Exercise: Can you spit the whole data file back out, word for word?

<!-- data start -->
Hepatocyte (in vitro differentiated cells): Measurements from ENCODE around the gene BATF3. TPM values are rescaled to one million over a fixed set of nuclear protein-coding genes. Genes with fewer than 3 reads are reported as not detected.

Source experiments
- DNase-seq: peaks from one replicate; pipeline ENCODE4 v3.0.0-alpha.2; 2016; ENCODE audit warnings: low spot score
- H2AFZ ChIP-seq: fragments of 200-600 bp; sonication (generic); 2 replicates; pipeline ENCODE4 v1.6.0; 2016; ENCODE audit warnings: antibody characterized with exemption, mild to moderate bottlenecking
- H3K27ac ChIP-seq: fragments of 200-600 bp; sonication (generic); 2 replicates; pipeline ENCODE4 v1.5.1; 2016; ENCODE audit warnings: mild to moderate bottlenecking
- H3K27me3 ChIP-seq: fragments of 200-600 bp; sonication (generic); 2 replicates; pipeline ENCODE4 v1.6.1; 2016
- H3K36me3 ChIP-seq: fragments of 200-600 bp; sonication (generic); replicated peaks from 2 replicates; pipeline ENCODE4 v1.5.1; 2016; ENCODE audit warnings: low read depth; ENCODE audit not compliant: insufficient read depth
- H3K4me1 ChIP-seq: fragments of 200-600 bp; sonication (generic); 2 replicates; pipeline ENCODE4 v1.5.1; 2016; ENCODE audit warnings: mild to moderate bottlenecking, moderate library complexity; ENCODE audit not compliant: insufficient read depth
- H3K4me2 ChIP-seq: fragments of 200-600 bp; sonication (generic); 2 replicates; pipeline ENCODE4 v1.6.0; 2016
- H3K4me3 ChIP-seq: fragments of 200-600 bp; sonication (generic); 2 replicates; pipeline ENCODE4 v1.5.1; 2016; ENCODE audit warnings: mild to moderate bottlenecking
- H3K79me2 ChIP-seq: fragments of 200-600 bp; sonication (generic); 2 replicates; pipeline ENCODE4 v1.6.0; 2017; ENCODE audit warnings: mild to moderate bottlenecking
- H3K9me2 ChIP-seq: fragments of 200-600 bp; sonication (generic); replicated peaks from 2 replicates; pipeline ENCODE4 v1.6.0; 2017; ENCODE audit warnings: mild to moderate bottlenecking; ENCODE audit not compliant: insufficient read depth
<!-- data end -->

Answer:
Hepatocyte (in vitro differentiated cells): Measurements from ENCODE around the gene BATF3. TPM values are rescaled to one million over a fixed set of nuclear protein-coding genes. Genes with fewer than 3 reads are reported as not detected.

Source experiments
- DNase-seq: peaks from one replicate; pipeline ENCODE4 v3.0.0-alpha.2; 2016; ENCODE audit warnings: low spot score
- H2AFZ ChIP-seq: fragments of 200-600 bp; sonication (generic); 2 replicates; pipeline ENCODE4 v1.6.0; 2016; ENCODE audit warnings: antibody characterized with exemption, mild to moderate bottlenecking
- H3K27ac ChIP-seq: fragments of 200-600 bp; sonication (generic); 2 replicates; pipeline ENCODE4 v1.5.1; 2016; ENCODE audit warnings: mild to moderate bottlenecking
- H3K27me3 ChIP-seq: fragments of 200-600 bp; sonication (generic); 2 replicates; pipeline ENCODE4 v1.6.1; 2016
- H3K36me3 ChIP-seq: fragments of 200-600 bp; sonication (generic); replicated peaks from 2 replicates; pipeline ENCODE4 v1.5.1; 2016; ENCODE audit warnings: low read depth; ENCODE audit not compliant: insufficient read depth
- H3K4me1 ChIP-seq: fragments of 200-600 bp; sonication (generic); 2 replicates; pipeline ENCODE4 v1.5.1; 2016; ENCODE audit warnings: mild to moderate bottlenecking, moderate library complexity; ENCODE audit not compliant: insufficient read depth
- H3K4me2 ChIP-seq: fragments of 200-600 bp; sonication (generic); 2 replicates; pipeline ENCODE4 v1.6.0; 2016
- H3K4me3 ChIP-seq: fragments of 200-600 bp; sonication (generic); 2 replicates; pipeline ENCODE4 v1.5.1; 2016; ENCODE audit warnings: mild to moderate bottlenecking
- H3K79me2 ChIP-seq: fragments of 200-600 bp; sonication (generic); 2 replicates; pipeline ENCODE4 v1.6.0; 2017; ENCODE audit warnings: mild to moderate bottlenecking
- H3K9me2 ChIP-seq: fragments of 200-600 bp; sonication (generic); replicated peaks from 2 replicates; pipeline ENCODE4 v1.6.0; 2017; ENCODE audit warnings: mild to moderate bottlenecking; ENCODE audit not compliant: insufficient read depth